Bird Report 2011/2012

Geoff Smith from the bird group will be down at Cromwell Bottom, bird feeding station or if rainy in the car  park, between 11am and 12 noon this Sunday 20th July if anyone would like to purchase a combined 2011/2012 report from him.

£6.50 per copy (please have the correct change if possible) - a good interesting and informative reference.
Cash preferred OR a cheque made payable to C B C G (Calderdale Bird Conservation Group)

Well done to Nick D for collating the records and putting it together so well. Thanks to Geoff for making these available on site (unless it's pouring down !.)

I can personally recommend this publication. A great deal of work has gone into this and is well worth purchasing for two years records. Bruce (CBWG)

David (CBCG)

Sunday, 13 July 2014

Withens Clough and Staups Moor

Withens Clough:  Loads of ringlets and small skippers, also butterwort, heath spotted orchid and a nice cluster of bog asphodel in flower.
On Staups Moor I found this caterpillar.  Can anyone identify it please?  It was about 2'' long.

Regards, Chris

Friday, 11 July 2014

Copley Re-development site

I made a quick visit this morning, as I have never visited this site before and was surprised to see a self-seeded White Poplar, Populus alba, about 2' high. I have never seen a seedling of this species and thought they only spread by suckers. It is a tree that is not seen in the wild and is always planted. I wonder if there was a White Poplar there before they graded the land and this is a sucker from its roots? Formerly called in old English, the Abele tree.


As Steve observed there is a lot of Fern Grass, Catapodium rigidum, probably more than you will see again in future years. It is such a diminutive grass, about 2" high from ground to top, it can take a while to notice it and then you will see it everywhere. It is only when I looked at the photo I saw the tiny 'insect'!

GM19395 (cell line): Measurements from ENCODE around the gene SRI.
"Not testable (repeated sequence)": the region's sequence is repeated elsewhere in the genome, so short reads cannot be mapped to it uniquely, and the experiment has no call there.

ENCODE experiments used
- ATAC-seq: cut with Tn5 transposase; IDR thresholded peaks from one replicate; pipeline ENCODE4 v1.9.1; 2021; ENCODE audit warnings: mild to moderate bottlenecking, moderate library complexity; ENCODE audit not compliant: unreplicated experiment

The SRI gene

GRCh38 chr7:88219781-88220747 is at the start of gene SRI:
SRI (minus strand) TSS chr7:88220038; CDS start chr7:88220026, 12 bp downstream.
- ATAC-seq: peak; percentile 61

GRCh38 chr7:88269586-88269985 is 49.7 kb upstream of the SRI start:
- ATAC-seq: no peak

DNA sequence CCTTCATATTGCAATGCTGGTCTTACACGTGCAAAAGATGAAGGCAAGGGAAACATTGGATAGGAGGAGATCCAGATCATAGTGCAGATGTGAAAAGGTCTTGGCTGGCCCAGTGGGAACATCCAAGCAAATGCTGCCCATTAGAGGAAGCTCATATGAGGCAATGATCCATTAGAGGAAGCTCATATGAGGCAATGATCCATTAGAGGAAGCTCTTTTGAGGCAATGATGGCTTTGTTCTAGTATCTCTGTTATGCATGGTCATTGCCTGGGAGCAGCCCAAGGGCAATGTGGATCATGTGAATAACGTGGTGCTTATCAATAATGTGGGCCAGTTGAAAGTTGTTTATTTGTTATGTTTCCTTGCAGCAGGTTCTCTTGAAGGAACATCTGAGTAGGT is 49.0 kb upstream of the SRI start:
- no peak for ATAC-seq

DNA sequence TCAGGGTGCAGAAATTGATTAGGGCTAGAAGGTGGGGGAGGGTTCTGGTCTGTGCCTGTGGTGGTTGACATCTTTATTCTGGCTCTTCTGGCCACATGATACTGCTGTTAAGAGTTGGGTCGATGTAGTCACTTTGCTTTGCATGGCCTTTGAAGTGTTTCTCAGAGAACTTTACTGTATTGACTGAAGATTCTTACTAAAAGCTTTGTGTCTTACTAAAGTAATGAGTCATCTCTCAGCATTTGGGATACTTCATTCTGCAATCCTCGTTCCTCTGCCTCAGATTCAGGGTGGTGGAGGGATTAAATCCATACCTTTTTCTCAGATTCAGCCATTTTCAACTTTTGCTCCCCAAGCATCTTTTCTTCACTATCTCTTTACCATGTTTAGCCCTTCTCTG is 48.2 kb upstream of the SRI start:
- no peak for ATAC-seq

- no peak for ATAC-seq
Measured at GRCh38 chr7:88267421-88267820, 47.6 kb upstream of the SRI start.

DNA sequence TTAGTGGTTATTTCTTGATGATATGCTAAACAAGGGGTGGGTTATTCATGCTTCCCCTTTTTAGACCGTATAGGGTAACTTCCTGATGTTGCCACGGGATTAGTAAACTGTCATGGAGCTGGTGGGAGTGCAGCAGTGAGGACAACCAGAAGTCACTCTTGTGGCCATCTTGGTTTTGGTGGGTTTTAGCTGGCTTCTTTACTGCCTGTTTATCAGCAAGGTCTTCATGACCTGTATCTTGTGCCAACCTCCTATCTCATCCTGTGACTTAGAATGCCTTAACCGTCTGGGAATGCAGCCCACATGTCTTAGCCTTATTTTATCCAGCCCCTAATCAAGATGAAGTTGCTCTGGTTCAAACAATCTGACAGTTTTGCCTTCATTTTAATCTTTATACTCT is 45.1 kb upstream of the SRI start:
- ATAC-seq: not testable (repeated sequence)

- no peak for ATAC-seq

On the right, before the unsympathetic new bridge, between the 2nd and 3rd lamp standards, there are a few clumps of Soft Brome, Bromus hordeaceus. But with them is another Brome which I think is Smooth Brome, Bromus racemosus. If so, it is rarely seen in West Yorkshire and there are only a handful of sightings. As you can see from the photos, the soft brome is very hairy and more compact and the smooth brome has no hairs but more scabrid. Also it has a looser panicle with longer branches and droops more.


                                           Smooth B. top  Soft B. bottom  

 
 
                                                    Soft Brome
 
                                                        Smooth Brome


Oh, and the small foxtail that you saw Steve, is a marsh foxtail, Alopecurus geniculatus
 


Monday, 7 July 2014

Emperor Moth Caterpillar and Shrew

We have been tramping the moors recently in the hope of finding an Emperor Moth, and came across this caterpillar of the species on Highbrown Knoll above Pecket Well. (below)


When I tried to photograph it on the ground when it was moving fast the auto-focus couldn't cope with its hairs. (below)




We found this Shrew freshly dead. Note the long pointed nose.
 They obviously live at all altitudes in our area.
 I forgot to put something down to show the size. It seemed too big for a Pygmy Shrew,  though its tail proportion seems to point to that. (two thirds of body length - Common Shrew's tail is said to be about half the length of the body.)  




Rushes at Copley Redevelopment Site

After our bioblitz of the SSI at Withins Clough last week
I did a crash course in Rushes and Sedges in order to identify a number of unknown plants.

I then went to Copley and took a look at the rushes there.


Hard Rush (Juncus inflexus)
Common  and predominant at the site.
Similar to the common Soft Rush (Juncus effusus)
Flowers toward the top.
In Hard Rush the stem is ridged, in Soft Rush it is smooth.


Jointed Rush (Juncus articulatus)
I saw a number of these.
Flowers at tip of stem. Branches are acute.


Sharp Flowered Rush (Juncus acutiformis)
Very similar to Jointed Rush but the branches are at a more obtuse angle.
I need to check on some leaf detail to confirm this ID.

I spotted a striking Rush which I struggled to identify.


This turned to out to be Round Fruited Rush (Juncus compressus)



The flowers emerge toward the tip of the stem but over-top it when fully grown.
The tepals are very interesting as they alternate
dark outer/light centre, light outer/dark centre.

The West Yorkshire Plant Atlas says of this Rush
"A very rare and local species - recorded only two or three times in the past twenty years"